If the Yankees had lost to the Orioles in the final game at Yankee Stadium on Sunday night, the Sox would have clinched a postseason berth while not on the field, and perhaps not even in the company of each other.
The Red Sox spent Sunday night traveling home from Toronto, and most of the players were planning on retreating to their collective homes after being on the road for the last week.
So New York's win allowed Boston to avoid what would have been a most awkward clinch circumstance.
Now, all the Red Sox have to do is win any of their remaining seven games or have the Yankees lose once. New York is idle on Monday.
Boston also remains in the mix for the American League East title, trailing Tampa Bay by 1 1/2 games.
"It's nice," said Red Sox center fielder Jacoby Ellsbury. "That's what you play for. You play for the playoffs. That's our goal from the get-go, to get to the playoffs. Hopefully we'll get back to the World Series. It's been nice to come on strong at the end."
It was Daisuke Matsuzaka who put the Red Sox on the precipice of a clinch party, firing seven dazzling innings to improve to 18-2 on the season. In one of his crispest outings of the season, Matsuzaka yielded just two hits, walking two, striking out six and throwing 109 pitches.
"For the past little while, I haven't been at my best," Matsuzaka said through interpreter Masa Hoshino. "Today, I was helped out by some good fielding behind me. I made some careful pitches and I was able to get through it."
While Matsuzaka was modest in victory, catcher Jason Varitek lauded the right-hander's performance.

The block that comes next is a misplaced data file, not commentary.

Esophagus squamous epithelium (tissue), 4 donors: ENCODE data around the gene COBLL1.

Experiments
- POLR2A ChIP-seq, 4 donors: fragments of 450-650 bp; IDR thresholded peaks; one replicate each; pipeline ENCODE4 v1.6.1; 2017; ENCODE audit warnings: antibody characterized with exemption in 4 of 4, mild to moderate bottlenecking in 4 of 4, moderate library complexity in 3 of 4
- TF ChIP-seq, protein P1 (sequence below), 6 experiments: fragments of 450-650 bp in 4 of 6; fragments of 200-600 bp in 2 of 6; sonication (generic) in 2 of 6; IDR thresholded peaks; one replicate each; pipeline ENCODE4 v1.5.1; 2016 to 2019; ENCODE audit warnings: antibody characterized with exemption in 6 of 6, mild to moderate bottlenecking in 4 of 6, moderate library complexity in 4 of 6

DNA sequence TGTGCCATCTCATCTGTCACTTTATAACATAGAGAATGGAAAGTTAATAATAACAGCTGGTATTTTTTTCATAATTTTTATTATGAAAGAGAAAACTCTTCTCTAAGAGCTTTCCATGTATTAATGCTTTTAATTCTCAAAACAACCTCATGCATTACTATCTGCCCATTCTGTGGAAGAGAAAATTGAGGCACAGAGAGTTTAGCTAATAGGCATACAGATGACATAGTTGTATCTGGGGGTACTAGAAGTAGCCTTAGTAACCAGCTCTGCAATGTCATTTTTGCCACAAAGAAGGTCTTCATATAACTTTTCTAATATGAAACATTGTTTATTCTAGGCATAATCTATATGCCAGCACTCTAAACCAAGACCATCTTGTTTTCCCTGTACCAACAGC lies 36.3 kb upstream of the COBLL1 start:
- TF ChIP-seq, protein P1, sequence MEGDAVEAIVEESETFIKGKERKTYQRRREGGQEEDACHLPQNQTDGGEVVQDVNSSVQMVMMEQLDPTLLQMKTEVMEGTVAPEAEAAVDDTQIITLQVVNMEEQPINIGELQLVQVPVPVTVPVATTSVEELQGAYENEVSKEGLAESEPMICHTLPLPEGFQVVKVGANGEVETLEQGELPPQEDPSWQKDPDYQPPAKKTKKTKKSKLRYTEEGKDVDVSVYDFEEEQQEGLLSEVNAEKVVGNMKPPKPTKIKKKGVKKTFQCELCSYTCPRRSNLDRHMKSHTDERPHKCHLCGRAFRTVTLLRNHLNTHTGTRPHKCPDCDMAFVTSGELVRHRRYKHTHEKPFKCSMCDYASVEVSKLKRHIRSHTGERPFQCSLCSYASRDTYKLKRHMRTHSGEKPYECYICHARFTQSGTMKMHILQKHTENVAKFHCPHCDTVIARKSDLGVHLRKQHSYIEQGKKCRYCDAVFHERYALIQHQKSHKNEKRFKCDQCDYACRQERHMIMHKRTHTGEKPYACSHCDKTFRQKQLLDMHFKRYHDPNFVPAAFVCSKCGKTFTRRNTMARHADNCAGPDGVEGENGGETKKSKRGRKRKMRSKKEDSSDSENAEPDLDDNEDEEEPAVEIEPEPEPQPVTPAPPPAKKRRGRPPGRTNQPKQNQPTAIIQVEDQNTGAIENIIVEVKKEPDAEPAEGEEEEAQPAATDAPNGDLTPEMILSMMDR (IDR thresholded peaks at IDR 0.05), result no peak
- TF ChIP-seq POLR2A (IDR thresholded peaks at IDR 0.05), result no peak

"He was phenomenal," Varitek said. "That's not an easy lineup to face. He was able to move the ball in and out, used the breaking ball to both sides, set it up with his heater. He did an awesome job today."
Once Matsuzaka departed, Hideki Okajima (one flawless inning) and Jonathan Papelbon (one inning, one hit) took it home. For Papelbon, it was save No. 40, marking the first time the fireballer has reached that milestone in his career.
"It's a good number," said Red Sox manager Terry Francona. "It's a number that's an even number. Whether he had 39 or 41, he's done a great job."
Ellsbury, with a triple and two doubles, did his part, as did David Ortiz, who supported the cause with a two-run homer.
In fact, Ellsbury has been red-hot of late, extending his hitting streak to 12 games.
"I've been feeling a lot more comfortable at the plate, making necessary adjustments, but at the same time, not overanalyzing," Ellsbury said. "When you start thinking too much, it takes away from your natural talent. It's a fine line but I think I've been doing a better job of late."
Ellsbury got the Red Sox off to a promising start, leading off the game with a triple to right-center. Dustin Pedroia drove him right in with a sacrifice fly.
"If you're at the top of the order, if you're on base like that, it certainly bodes well for the rest of our lineup," said Francona.
Again, it was Ellsbury who got things started in the third, this time with a double. With two out, Ortiz smashed a two-run homer to the opposite field in left against Jays starter Scott Richmond, giving Matsuzaka and the Red Sox a 3-0 lead.
"That's one of the best hitters in the game right there -- I just threw him a 3-1 changeup well located there, and then I threw it 3-2 and it was off the plate about six inches, and he still got it," Richmond said. "I didn't think it was going to leave, to be honest with you. I thought it was going to be a pop fly. Obviously, he's got a lot of power."
The rest of the contest was uneventful. It was about one team closing in on an invitation to the postseason while the other -- the Blue Jays -- were officially eliminated.
"We don't take anything for granted -- we never have," Francona said. "We played a pretty good game today, and we'll show up tomorrow, and if we play good and do all our stuff, those magic numbers will take care of themselves and then we'll figure it out from there."